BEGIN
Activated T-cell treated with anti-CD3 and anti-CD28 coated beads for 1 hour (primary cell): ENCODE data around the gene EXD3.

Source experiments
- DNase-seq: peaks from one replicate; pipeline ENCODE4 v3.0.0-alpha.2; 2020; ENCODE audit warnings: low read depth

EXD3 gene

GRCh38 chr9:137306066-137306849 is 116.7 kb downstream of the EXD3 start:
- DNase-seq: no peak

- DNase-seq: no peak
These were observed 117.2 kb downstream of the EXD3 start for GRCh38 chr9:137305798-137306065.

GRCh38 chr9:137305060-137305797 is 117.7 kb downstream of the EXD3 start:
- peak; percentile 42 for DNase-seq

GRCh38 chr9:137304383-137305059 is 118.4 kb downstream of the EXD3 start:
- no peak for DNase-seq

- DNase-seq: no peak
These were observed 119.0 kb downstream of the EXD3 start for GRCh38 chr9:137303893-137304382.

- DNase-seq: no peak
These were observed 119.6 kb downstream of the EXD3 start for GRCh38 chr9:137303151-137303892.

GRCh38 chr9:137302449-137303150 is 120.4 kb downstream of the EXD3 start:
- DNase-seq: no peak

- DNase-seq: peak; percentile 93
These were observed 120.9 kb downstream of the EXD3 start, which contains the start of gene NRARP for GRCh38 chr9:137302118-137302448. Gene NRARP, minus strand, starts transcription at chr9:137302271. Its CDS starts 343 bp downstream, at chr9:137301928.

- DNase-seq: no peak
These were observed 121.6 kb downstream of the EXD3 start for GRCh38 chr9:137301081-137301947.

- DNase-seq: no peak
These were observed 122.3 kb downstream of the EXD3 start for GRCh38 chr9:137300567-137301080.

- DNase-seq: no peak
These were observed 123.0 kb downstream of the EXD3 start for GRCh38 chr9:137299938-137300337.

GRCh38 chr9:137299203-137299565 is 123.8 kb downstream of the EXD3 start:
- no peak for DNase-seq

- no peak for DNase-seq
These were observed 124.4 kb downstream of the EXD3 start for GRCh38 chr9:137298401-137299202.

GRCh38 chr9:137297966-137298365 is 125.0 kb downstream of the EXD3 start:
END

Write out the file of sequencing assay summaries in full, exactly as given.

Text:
Activated T-cell treated with anti-CD3 and anti-CD28 coated beads for 1 hour (primary cell): ENCODE data around the gene EXD3.

Source experiments
- DNase-seq: peaks from one replicate; pipeline ENCODE4 v3.0.0-alpha.2; 2020; ENCODE audit warnings: low read depth

EXD3 gene

GRCh38 chr9:137306066-137306849 is 116.7 kb downstream of the EXD3 start:
- DNase-seq: no peak

- DNase-seq: no peak
These were observed 117.2 kb downstream of the EXD3 start for GRCh38 chr9:137305798-137306065.

GRCh38 chr9:137305060-137305797 is 117.7 kb downstream of the EXD3 start:
- peak; percentile 42 for DNase-seq

GRCh38 chr9:137304383-137305059 is 118.4 kb downstream of the EXD3 start:
- no peak for DNase-seq

- DNase-seq: no peak
These were observed 119.0 kb downstream of the EXD3 start for GRCh38 chr9:137303893-137304382.

- DNase-seq: no peak
These were observed 119.6 kb downstream of the EXD3 start for GRCh38 chr9:137303151-137303892.

GRCh38 chr9:137302449-137303150 is 120.4 kb downstream of the EXD3 start:
- DNase-seq: no peak

- DNase-seq: peak; percentile 93
These were observed 120.9 kb downstream of the EXD3 start, which contains the start of gene NRARP for GRCh38 chr9:137302118-137302448. Gene NRARP, minus strand, starts transcription at chr9:137302271. Its CDS starts 343 bp downstream, at chr9:137301928.

- DNase-seq: no peak
These were observed 121.6 kb downstream of the EXD3 start for GRCh38 chr9:137301081-137301947.

- DNase-seq: no peak
These were observed 122.3 kb downstream of the EXD3 start for GRCh38 chr9:137300567-137301080.

- DNase-seq: no peak
These were observed 123.0 kb downstream of the EXD3 start for GRCh38 chr9:137299938-137300337.

GRCh38 chr9:137299203-137299565 is 123.8 kb downstream of the EXD3 start:
- no peak for DNase-seq

- no peak for DNase-seq
These were observed 124.4 kb downstream of the EXD3 start for GRCh38 chr9:137298401-137299202.

GRCh38 chr9:137297966-137298365 is 125.0 kb downstream of the EXD3 start: